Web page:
Avice Benner Cho (get it? ABC?) is the viewpoint character of the book, sometimes a heroine and sometimes a passive observer of the events unfolding in her world and universe. Avice’s gender is unclear at first (she dates across multiple genders and relationship styles and the book intentionally keeps gendered cues to a minimum), but she finally turns out to be a woman, which you mostly know because of a role she takes on as a youth.
You see, the aliens of this book, the Hosts, can’t say anything that isn’t literally true in the world right now — they can’t talk about abstractions. When they want to make a comparison or stretch language even a little, they have to hire somebody to perform a weird action they can point to later in arguments as a simile. In exchange for some social clout to get off this rock for a while, Avice becomes “The Girl Who Was Hurt In Darkness and Ate What Was Given To Her.” All of which she has to enact (have enacted upon her) literally, in order to make it speakable. Nobody ever called the gig of becoming memorable pleasant.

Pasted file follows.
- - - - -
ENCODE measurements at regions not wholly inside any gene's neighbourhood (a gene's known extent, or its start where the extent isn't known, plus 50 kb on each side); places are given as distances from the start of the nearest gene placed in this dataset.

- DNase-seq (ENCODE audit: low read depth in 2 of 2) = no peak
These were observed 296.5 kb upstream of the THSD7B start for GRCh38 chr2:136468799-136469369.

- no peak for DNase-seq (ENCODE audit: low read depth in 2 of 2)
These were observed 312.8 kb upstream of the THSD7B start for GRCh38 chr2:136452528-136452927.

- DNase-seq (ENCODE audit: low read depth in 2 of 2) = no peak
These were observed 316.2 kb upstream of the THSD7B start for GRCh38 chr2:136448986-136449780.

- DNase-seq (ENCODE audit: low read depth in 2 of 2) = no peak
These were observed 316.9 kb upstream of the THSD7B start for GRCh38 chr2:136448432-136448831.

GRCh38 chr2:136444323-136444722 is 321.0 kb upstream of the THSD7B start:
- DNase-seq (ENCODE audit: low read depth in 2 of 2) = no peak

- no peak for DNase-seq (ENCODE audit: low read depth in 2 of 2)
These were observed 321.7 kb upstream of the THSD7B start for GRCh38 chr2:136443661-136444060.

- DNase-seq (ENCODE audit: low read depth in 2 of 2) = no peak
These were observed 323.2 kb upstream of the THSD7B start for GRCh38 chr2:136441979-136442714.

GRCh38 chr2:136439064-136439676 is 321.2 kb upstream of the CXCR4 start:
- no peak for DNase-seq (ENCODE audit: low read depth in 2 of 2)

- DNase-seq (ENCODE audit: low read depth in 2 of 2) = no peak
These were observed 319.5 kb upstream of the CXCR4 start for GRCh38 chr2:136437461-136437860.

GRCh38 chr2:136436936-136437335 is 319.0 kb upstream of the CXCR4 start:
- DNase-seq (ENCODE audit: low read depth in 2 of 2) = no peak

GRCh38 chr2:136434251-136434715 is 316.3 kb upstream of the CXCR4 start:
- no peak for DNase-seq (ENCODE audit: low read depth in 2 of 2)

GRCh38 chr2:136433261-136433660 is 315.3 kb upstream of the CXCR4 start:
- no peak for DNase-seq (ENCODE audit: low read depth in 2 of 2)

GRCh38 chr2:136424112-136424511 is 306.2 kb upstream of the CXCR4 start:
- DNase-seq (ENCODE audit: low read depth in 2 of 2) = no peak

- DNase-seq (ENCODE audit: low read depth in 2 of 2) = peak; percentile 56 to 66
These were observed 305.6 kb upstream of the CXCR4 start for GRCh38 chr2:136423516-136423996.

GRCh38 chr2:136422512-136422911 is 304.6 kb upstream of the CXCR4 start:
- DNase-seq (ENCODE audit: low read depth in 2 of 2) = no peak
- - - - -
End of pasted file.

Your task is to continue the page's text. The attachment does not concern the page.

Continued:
Hosts use Avice’s phrase to talk about being forced to make due with a lousy situation, but as the story goes on, we meet some dissident aliens who flip the script on her story, who say they want to make new choices out of an impossible situation, to go through hardship and find something not given to them on the other side.
Over and over the book is obsessed with the line between simile and metaphor, between being like something and just saying you are it, between an almost measurable fact of the world (“I am like this girl, i am trapped like this girl is trapped”) and a statement that changes your world by the bare assertion: (“I am that girl and I want out of this darkness, i want to choose my life, not eat the gruel life feeds me”). The latter is in some very rigid senses a lie, but pretending life doesn’t allow for that transmutation is the bigger, invisible lie, one the Hosts are trapped in by their impossible Language.
That big lie has consequences, as a cosmic accident produces a speaker that enraptures the Hosts, makes all their culture and thought meaningless. They just want to hear them talk about colors and read shopping lists, and they lie around forgetting to eat or work or remember what day it is. The humans find themselves with no trading partners, only drugged thralls, and even the buildings and machinery get sick with addiction. The whole human class system, an aristocratic society built on access to the biotechnologically advanced Hosts, collapses.